Renault Zoe Z.E

Renault Fluence ZE

Renault’s involvement with Nissan is a good thing and the combined efforts has benefited both parties very well.  Most new Renaults come with a comprehensive 5 year/unlimited km warranty on new vehicles.

The French love the better things in life, and maybe a French drive might add something more to your daily drive…

 

Six Myths About Electric And Hybrid Cars

#1: Electric Vehicles Put A Huge Drain On The National Grid

OK, there’s no denying that if you’re plugging in an electric car to recharge its batteries, you’re going to use electricity, which means that someone has to generate it.  It’s also true that if there’s too much demand on the national grid all at once, then there’ll be problems with “brown-outs” (signalled by lights dipping and flickering when the new load comes on the scene – those who have lived in off-the-grid houses will know all about this).  Notice those key words “all at once”?  The amount of power demanded by electric vehicles – at least at this stage – is peanuts compared to the demand of air conditioning in summer in the middle of the day, especially during a super-hot summer like the one we’ve been having.  In the USA, electric vehicles only account for 10% of the electricity demand. If everybody tried to (a) turn on their air-conditioning in the home and (b) charge their vehicles all at the same time, then yes, this would put too much of a load on the national grid.  The answer?  Charge your vehicle during off-peak times in the evenings and overnight when industry isn’t calling for as much power and air-conditioning systems aren’t working so hard.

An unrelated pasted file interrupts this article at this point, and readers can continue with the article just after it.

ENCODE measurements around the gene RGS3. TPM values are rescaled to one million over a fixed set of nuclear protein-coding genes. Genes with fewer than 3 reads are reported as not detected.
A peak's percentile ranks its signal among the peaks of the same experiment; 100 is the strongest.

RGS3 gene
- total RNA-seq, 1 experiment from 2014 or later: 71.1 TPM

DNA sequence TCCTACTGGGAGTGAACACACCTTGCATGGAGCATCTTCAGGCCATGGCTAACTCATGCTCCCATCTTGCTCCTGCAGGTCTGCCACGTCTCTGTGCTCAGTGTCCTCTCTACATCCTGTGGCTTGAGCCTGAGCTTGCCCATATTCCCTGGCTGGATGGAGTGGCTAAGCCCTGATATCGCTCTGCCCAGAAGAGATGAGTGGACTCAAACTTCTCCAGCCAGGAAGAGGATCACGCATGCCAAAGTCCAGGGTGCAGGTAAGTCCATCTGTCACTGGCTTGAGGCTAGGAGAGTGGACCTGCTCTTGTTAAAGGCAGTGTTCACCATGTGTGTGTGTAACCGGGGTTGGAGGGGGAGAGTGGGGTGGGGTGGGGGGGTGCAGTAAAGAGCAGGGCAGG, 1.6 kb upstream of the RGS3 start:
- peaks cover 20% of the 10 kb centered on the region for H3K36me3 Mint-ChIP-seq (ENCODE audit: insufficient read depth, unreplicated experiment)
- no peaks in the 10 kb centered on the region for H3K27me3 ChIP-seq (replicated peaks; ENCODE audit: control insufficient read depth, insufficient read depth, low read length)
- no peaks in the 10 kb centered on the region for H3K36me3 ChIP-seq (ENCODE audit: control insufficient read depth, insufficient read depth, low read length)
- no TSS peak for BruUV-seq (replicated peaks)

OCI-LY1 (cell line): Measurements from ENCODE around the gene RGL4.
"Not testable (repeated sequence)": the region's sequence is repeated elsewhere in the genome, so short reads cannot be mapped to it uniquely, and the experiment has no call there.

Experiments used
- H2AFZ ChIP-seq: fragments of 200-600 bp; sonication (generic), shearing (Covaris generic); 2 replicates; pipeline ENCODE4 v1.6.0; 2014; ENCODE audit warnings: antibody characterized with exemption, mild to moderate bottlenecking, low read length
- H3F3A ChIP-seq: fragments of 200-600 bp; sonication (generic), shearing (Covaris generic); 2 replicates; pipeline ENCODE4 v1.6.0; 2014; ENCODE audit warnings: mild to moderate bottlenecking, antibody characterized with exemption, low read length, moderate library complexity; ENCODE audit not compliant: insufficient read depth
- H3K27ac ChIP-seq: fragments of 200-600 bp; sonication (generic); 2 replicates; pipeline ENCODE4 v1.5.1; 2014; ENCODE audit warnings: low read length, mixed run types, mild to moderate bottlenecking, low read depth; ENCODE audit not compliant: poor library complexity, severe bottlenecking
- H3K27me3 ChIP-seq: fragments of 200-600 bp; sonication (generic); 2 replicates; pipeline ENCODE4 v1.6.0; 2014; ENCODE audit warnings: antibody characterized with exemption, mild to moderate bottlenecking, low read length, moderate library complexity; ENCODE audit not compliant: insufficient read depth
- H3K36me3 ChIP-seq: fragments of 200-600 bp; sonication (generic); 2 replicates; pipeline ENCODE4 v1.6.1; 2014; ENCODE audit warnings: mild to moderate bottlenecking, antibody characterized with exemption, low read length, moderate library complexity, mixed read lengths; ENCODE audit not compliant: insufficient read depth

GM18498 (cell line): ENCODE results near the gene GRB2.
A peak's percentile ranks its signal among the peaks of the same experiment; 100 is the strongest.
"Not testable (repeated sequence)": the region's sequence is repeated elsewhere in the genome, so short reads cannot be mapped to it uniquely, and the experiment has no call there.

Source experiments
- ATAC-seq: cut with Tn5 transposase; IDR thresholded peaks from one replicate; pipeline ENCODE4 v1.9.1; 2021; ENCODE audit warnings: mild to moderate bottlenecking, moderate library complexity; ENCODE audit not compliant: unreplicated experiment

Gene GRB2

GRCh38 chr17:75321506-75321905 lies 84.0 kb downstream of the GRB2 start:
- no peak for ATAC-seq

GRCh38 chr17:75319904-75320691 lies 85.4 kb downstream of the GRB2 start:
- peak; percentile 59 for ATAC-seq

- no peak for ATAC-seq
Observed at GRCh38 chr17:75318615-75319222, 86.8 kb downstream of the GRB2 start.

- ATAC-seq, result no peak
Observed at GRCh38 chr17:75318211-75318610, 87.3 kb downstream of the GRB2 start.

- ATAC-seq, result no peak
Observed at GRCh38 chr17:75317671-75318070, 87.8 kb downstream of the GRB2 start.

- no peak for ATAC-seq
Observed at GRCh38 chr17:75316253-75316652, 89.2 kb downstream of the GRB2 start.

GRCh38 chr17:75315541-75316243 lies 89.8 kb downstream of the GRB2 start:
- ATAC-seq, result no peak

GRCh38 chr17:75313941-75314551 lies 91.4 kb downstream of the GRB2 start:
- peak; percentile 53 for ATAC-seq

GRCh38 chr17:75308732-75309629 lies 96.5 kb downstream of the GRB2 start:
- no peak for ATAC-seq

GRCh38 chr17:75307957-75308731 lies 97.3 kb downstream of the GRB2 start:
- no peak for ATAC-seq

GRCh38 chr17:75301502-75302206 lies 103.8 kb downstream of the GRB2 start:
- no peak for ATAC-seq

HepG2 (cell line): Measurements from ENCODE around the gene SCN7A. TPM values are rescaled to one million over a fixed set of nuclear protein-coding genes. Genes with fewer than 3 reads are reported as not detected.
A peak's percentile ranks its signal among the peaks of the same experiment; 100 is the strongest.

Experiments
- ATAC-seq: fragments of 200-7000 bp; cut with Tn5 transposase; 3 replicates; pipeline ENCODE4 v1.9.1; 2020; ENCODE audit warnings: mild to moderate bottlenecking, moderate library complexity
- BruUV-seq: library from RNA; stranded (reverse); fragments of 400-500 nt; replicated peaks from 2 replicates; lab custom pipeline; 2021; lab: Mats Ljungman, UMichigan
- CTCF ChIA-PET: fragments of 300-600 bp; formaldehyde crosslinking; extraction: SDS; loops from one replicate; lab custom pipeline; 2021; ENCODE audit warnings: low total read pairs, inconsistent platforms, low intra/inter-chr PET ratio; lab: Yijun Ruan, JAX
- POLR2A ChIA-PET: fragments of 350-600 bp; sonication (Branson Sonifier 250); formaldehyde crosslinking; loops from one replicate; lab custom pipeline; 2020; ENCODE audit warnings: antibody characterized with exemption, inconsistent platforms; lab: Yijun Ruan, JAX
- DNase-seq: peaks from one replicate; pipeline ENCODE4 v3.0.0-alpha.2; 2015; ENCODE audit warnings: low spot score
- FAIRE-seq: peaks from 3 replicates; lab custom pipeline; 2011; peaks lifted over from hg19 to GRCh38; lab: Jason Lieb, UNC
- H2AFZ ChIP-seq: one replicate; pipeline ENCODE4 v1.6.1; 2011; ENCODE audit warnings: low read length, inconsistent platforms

#2: Electric Vehicles Haven’t Got Much Range